The same sort of thing occurred with the development of the individuals within each community. The result was the tendency to hierarchic structure within each social grouping.
What bearing have these matters upon social and political changes of our own time and in the future?
The Minority Movement
We have already noted that the most politically conscious elements in the community are very much in a minority. The movement of convinced socialists is very much a minority movement.
This minority has been deeply influenced, through the cultural inheritance and social stock of knowledge, by a much wider social context (both in space and time) than is the case with the majority. The socialist sees his immediate environment (which he experiences directly) against the background and in terms of this wider “environment” (which he experiences only indirectly). The mass of workers do not.
The socialist, in other words, is influenced much more by general ideas – i.e. by material conditions he experiences only symbolically – and is relatively less influenced by his actually experienced material conditions. On the other hand, the social and political behaviour of the vast majority of people is determined much more by what takes place within the immediate circle of their environment. They are, in short, more “parochial” in outlook.
This throws some light on the fact that the majority do not see their immediate problems in terms of very general and abstract conceptions – and why they do not respond to explanations of their problems couched in these terms. A “social system” to them is something remote and unreal. General concepts, like “capitalism,” “socialism,” “means of production,” and so forth, seem to have no bearing on what they consider to be concrete and important realities. “Internationalism” is something foreigni alien and distant. “Fundamental social change” is no more than an ugly phrase. It is a language – a way of thinking – that the majority simply don’t understand. Indeed, they have no desire to understand; for such language tends to repel them just because it is unfamiliar and alien to their own way of thinking.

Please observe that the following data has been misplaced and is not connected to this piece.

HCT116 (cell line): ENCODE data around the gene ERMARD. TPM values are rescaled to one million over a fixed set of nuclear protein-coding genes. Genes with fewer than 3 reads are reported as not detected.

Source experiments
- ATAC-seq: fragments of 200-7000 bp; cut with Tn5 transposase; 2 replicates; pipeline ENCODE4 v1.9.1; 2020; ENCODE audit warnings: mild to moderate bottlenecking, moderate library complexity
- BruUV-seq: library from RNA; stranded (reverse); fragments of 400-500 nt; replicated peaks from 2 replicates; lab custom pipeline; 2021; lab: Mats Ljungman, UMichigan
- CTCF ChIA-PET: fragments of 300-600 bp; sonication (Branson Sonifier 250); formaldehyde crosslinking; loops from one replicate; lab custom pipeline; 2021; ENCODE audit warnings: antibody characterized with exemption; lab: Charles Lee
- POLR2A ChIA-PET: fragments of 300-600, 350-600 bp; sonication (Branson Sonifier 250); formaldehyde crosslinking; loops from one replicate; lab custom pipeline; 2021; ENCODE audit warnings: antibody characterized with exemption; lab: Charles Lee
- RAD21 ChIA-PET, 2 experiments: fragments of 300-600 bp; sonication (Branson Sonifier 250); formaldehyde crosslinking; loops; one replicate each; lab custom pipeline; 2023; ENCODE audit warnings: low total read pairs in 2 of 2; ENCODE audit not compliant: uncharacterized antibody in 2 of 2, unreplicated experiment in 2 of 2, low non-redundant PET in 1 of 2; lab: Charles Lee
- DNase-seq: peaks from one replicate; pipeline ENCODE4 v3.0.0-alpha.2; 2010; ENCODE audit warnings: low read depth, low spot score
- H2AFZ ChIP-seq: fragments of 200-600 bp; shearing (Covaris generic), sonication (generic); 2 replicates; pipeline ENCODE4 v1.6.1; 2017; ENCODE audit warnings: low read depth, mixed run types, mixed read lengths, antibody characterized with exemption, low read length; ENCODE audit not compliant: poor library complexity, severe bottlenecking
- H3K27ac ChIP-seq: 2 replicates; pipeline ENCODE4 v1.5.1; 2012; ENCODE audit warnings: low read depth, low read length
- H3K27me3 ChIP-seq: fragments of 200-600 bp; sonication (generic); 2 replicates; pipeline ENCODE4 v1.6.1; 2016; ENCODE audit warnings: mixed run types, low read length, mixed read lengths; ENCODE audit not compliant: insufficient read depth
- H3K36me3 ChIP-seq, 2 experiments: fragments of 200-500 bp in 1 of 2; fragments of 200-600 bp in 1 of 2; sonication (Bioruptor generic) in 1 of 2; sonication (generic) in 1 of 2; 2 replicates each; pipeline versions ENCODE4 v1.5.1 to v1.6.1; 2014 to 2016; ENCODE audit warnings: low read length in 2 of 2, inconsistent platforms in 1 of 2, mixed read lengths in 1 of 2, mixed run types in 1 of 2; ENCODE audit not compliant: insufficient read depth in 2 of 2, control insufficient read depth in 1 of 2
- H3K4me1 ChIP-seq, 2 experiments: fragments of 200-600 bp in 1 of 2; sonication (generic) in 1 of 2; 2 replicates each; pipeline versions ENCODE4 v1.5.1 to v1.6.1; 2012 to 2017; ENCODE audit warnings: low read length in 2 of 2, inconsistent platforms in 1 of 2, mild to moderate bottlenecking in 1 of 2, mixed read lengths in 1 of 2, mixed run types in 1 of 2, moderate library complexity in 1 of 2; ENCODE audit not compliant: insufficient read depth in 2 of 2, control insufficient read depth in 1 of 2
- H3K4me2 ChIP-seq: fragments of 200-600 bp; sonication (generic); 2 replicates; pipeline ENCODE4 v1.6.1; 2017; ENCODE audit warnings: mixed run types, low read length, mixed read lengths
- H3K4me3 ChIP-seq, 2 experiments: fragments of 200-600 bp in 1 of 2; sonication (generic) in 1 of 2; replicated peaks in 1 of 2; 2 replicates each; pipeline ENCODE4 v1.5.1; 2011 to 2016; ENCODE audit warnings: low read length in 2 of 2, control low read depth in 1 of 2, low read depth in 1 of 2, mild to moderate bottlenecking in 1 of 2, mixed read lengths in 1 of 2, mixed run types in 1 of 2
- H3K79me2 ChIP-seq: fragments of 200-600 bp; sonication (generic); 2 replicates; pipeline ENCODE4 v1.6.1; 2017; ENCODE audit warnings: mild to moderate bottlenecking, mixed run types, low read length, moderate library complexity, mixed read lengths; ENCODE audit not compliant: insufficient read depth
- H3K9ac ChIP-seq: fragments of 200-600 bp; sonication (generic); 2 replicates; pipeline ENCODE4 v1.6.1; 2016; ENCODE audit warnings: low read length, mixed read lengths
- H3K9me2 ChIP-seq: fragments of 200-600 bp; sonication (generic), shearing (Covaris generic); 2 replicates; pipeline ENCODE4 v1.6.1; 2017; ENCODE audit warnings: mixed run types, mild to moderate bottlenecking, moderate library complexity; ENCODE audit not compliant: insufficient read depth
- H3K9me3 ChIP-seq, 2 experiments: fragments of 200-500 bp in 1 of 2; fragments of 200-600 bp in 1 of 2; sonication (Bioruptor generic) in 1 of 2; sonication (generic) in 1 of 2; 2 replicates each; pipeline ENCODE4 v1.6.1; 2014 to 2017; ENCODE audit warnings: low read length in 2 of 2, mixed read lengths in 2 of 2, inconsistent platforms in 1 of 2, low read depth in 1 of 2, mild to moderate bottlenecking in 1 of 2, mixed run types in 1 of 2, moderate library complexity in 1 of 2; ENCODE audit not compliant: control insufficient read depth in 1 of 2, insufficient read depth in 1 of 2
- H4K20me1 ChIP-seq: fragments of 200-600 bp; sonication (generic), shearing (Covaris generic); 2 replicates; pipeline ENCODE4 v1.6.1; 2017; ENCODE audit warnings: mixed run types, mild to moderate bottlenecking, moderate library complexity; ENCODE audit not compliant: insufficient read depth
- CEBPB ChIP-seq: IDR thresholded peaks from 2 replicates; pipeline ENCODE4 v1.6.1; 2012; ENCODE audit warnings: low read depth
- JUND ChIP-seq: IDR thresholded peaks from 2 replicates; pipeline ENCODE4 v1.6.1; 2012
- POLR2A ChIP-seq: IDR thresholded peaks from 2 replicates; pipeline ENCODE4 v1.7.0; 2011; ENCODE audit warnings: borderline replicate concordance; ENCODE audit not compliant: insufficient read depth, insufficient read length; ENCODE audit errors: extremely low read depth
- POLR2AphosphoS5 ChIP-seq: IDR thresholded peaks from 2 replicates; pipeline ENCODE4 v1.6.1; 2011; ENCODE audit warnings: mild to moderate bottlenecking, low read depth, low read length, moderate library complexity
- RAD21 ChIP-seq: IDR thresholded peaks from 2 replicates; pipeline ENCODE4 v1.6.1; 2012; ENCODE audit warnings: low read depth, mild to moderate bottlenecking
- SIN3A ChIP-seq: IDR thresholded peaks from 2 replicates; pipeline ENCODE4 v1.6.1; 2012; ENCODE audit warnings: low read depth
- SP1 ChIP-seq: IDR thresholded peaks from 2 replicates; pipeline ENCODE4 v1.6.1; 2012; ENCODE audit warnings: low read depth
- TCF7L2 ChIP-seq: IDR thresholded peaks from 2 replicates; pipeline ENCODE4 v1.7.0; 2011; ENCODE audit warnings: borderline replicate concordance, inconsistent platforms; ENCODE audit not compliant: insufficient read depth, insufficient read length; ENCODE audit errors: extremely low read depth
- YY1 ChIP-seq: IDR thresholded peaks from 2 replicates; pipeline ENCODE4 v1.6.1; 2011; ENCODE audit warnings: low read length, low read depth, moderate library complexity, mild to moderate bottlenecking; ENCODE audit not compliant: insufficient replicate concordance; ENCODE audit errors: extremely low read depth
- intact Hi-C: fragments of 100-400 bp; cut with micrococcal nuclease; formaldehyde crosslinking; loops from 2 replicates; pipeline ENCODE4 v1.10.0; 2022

Their own way of thought is bound up with immediate things: with their hearth and home, with their family and neighbours, with their work and recreation, with their own street and district, with “getting on” in their world and, moreover, with preserving this way of life and thought. The social background to these concrete realities tends to be vague, nebulous and, therefore, unimportant. This is the mass ideology, and the pursuit of these interests is the pursuit of ideological interests as distinct from economic interests.
An important aspect of the matter, from our point of view, is that this outlook is not confined to the poor, it is not confined to the workers. It is an outlook on life which is common to the majority, poor and rich alike, to workers and employers, to producers and owners. It is largely independent of class interests and economic position.
So long as class interests do not seriously interfere with the pursuit of these ideological interests, then it is extremely difficult, or impossible, to arouse enthusiasm in the majority for fundamental changes in the general social order. When, however, this interference does occur – as it has occurred many times in history, and is happening now in Asia – then huge numbers of people are readily mobilised to support radical social changes.